Tami’s leadership successes include the implementation of data collection and analysis for reform efforts and for operation improvements within the Juvenile Rights Practice. Tami acknowledges that “data collection is not for the faint of heart,” but she believes “it is critical in both measuring success and for determining where and how improvements need to be made.”

Tami shares her expertise sitting on numerous local, state, and national reform groups, speaking at conferences and training events and publishing articles, including “Litigating Racism: Exposing Injustice in Juvenile Prosecutions and Perspective: A New Era in Representing Children.” Her outstanding work on behalf of children was recognized by the Committee on Children and the Law of the New York State Bar Association, which awarded her the Howard A. Levine Award for Excellence in Juvenile Justice and Child Welfare, recognizing her work protecting and promoting the rights of New York’s children. Tami’s work on behalf of children also makes her one of the great leaders who make the juvenile defense community strong; NJDC is proud to recognize her as a trailblazer for juvenile justice.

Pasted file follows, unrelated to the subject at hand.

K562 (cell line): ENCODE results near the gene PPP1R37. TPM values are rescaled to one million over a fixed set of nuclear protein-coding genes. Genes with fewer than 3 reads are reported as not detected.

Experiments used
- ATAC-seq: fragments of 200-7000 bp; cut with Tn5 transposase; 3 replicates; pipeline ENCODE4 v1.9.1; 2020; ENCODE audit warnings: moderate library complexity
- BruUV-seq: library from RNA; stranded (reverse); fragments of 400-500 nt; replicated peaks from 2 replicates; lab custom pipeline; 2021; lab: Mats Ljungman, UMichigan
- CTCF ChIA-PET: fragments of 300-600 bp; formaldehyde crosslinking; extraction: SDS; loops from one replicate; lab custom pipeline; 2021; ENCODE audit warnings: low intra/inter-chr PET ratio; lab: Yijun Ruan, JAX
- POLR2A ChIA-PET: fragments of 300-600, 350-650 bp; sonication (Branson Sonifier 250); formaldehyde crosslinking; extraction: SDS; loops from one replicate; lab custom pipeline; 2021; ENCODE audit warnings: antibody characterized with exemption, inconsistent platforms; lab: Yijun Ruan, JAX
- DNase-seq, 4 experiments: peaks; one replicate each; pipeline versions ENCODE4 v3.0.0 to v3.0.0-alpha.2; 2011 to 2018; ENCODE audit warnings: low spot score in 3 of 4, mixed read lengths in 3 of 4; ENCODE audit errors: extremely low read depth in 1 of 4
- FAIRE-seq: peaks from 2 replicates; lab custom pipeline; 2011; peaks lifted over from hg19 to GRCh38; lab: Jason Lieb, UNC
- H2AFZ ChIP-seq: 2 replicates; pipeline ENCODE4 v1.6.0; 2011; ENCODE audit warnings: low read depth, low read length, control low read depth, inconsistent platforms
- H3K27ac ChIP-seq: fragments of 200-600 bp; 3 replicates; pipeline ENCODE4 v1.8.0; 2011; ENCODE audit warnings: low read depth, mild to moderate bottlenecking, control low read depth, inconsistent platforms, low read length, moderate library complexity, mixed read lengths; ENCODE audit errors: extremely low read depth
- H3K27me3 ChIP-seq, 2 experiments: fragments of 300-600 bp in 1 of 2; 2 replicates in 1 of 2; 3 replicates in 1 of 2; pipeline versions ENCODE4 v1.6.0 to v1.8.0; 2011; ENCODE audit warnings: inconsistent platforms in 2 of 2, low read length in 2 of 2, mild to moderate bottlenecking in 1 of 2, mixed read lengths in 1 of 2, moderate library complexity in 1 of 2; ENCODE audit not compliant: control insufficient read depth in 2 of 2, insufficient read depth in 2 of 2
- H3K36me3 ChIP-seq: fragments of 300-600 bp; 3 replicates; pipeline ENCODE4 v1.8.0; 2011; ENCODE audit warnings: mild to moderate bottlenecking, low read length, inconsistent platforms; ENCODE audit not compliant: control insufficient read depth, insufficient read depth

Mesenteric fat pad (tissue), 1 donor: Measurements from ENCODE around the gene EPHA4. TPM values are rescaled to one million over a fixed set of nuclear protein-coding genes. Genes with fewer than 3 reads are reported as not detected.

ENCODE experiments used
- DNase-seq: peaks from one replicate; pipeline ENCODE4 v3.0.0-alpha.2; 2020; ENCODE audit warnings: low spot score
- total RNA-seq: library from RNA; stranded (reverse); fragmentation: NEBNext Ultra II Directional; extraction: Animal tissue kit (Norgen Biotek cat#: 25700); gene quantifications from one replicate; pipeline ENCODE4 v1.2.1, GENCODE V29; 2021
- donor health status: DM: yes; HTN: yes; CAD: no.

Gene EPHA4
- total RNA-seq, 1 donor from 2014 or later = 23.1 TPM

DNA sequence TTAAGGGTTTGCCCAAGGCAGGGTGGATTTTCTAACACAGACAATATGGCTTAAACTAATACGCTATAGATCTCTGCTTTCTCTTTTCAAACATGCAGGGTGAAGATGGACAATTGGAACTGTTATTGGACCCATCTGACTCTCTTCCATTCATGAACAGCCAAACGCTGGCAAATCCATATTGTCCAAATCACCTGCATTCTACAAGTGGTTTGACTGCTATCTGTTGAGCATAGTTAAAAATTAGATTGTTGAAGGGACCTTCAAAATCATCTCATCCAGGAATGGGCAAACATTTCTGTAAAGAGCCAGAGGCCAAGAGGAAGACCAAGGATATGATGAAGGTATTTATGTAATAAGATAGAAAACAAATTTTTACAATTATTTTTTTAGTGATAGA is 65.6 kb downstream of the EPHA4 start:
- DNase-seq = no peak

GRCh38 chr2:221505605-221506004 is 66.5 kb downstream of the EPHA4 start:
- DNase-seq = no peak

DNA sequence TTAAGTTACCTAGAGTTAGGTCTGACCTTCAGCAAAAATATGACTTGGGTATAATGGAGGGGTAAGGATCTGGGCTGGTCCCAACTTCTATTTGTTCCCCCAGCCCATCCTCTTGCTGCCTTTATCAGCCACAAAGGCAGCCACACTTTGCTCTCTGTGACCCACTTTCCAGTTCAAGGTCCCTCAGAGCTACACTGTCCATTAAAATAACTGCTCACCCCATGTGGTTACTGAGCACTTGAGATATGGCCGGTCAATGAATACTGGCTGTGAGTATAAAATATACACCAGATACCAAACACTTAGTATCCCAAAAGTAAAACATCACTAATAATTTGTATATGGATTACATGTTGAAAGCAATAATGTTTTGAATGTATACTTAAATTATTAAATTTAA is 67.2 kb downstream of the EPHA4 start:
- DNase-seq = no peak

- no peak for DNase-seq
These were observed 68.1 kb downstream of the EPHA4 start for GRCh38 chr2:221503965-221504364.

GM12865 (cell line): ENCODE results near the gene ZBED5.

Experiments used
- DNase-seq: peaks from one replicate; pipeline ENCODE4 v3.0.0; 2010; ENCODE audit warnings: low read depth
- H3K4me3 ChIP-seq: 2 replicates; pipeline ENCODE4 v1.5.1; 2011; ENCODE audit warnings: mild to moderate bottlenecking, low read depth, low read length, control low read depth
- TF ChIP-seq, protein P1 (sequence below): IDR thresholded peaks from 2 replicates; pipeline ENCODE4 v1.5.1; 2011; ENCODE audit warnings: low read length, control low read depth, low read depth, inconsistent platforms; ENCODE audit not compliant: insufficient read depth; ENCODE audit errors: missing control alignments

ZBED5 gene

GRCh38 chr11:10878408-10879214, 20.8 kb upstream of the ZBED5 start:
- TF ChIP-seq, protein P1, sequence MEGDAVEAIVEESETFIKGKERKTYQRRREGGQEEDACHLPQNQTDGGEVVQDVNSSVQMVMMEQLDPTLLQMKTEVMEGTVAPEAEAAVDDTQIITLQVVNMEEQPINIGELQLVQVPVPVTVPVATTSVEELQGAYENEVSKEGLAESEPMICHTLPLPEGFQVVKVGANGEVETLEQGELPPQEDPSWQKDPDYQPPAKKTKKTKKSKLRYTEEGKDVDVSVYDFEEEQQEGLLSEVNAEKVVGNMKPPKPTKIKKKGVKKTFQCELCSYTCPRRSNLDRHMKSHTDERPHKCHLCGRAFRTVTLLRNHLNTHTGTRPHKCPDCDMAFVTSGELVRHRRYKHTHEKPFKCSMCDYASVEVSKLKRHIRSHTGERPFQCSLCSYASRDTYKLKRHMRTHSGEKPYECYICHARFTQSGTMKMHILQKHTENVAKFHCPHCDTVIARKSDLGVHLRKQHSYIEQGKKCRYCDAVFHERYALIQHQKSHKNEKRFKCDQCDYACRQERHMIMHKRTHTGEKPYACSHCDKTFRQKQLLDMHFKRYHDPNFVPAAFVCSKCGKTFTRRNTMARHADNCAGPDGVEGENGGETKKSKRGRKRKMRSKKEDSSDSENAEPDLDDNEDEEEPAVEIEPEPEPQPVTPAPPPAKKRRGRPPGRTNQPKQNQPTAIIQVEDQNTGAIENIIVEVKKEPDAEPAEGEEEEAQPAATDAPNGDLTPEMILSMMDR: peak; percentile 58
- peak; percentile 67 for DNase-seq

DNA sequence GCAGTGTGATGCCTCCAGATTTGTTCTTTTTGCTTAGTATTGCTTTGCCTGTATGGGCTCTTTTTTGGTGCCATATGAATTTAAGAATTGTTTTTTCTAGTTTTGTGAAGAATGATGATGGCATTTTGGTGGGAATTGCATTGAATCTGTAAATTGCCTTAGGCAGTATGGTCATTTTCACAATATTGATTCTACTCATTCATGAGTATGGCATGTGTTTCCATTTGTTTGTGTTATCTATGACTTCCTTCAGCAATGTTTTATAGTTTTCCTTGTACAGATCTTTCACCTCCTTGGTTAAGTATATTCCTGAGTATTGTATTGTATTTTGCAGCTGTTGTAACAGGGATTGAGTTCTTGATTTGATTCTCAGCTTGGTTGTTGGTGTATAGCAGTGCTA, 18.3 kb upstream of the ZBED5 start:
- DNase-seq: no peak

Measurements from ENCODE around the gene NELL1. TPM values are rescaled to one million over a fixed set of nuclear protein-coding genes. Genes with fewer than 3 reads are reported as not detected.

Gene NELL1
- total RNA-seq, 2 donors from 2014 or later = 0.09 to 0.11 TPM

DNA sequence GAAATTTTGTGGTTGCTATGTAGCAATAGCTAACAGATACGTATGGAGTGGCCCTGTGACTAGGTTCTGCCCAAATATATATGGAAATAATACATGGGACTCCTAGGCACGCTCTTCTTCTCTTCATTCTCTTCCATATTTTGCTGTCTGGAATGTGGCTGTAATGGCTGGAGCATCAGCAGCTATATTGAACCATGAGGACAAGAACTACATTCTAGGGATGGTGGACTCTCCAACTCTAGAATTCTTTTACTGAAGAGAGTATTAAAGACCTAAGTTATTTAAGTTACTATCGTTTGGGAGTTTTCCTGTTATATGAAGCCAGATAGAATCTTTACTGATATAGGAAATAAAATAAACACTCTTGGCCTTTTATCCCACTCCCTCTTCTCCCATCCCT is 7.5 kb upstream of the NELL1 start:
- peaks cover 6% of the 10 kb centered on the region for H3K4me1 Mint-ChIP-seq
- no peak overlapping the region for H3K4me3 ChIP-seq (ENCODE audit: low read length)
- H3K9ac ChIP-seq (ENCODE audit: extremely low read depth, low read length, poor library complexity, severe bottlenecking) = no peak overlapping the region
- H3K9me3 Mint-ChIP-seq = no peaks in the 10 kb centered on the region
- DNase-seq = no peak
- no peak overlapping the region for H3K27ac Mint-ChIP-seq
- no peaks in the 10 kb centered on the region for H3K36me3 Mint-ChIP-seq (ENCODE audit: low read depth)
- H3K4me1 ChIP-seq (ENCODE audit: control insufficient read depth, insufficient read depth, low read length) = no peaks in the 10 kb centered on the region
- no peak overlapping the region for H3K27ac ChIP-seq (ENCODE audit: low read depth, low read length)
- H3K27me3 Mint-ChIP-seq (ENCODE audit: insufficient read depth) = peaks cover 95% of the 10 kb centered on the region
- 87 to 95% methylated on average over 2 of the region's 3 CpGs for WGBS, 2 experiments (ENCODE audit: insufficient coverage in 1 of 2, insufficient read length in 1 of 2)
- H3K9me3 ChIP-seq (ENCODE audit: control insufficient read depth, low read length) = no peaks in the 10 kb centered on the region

Most recently, Tami joined the Board of Directors at NJDC where her leadership and expertise will continue to influence the direction of the juvenile defense field nationwide. Read about other juvenile defense trailblazers that NJDC has highlighted.